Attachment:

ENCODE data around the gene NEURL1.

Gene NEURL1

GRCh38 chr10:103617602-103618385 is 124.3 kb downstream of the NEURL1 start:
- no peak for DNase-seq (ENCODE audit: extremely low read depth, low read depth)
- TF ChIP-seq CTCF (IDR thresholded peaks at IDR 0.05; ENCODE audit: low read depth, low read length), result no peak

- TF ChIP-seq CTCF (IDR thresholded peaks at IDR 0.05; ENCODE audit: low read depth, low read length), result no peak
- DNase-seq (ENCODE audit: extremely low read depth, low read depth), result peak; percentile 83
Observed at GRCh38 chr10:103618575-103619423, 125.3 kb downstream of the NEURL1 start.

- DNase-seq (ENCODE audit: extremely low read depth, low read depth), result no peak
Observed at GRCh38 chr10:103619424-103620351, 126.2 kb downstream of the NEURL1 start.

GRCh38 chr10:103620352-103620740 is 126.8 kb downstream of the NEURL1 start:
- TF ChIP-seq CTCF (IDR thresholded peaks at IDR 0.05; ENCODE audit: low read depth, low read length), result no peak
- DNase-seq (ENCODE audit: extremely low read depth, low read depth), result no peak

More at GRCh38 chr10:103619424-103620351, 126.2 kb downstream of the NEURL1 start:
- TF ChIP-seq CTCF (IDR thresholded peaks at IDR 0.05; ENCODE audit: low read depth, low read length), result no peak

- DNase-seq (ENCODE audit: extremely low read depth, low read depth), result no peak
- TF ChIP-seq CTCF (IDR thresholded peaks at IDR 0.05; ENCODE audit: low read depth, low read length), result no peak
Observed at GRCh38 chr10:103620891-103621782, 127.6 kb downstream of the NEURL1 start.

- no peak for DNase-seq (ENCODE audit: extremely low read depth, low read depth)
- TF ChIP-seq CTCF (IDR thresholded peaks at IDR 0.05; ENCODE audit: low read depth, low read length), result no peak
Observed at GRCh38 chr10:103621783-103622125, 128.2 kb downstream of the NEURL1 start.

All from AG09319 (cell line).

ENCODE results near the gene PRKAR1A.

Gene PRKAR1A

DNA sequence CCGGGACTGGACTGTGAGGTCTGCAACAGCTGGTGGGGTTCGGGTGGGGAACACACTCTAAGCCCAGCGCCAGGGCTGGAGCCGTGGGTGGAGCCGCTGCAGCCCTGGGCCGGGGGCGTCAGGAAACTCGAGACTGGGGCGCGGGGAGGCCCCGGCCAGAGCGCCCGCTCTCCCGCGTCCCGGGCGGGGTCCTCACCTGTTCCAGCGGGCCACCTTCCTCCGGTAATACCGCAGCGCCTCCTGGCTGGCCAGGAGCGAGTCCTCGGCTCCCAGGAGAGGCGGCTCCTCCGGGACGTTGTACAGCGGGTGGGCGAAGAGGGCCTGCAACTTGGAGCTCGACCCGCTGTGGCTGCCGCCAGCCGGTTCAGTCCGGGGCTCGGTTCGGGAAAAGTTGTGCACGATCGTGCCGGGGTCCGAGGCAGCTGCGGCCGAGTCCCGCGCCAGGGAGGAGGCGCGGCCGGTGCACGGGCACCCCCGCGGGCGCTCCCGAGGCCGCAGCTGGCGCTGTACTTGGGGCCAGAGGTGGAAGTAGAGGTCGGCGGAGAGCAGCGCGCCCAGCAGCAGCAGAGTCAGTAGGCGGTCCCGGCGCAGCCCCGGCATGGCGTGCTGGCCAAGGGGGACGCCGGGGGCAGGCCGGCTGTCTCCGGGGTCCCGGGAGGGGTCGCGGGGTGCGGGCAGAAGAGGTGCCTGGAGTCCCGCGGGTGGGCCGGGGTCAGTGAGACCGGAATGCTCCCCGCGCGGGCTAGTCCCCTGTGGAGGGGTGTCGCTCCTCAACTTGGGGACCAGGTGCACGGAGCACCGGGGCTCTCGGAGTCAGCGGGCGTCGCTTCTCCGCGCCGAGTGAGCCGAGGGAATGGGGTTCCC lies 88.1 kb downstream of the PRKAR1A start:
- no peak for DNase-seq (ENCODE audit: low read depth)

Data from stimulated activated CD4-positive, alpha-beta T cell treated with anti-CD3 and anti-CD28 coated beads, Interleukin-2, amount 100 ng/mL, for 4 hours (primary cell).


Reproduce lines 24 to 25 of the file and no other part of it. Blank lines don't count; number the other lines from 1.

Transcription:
Gene PRKAR1A

DNA sequence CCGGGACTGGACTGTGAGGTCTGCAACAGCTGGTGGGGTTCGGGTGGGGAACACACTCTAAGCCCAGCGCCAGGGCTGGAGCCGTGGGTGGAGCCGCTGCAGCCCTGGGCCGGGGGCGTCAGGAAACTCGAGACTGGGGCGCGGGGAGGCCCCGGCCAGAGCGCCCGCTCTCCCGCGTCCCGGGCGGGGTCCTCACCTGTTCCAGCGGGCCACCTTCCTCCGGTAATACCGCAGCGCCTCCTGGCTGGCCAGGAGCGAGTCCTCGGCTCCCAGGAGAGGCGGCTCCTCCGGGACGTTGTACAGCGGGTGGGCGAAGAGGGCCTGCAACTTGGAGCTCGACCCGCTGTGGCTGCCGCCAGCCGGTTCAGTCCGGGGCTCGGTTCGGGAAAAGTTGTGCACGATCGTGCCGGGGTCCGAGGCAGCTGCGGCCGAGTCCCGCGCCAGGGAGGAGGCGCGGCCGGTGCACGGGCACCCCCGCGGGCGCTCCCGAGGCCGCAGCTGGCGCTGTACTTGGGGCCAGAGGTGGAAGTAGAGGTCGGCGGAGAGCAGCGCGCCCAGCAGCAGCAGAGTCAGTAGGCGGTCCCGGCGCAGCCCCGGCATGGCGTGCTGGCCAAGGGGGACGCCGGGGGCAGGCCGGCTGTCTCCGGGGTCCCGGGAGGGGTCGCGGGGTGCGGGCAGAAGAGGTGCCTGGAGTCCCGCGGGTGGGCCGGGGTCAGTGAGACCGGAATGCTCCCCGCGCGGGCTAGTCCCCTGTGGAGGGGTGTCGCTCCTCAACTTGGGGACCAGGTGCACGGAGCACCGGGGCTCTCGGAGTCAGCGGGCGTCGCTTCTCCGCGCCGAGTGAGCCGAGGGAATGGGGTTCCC lies 88.1 kb downstream of the PRKAR1A start: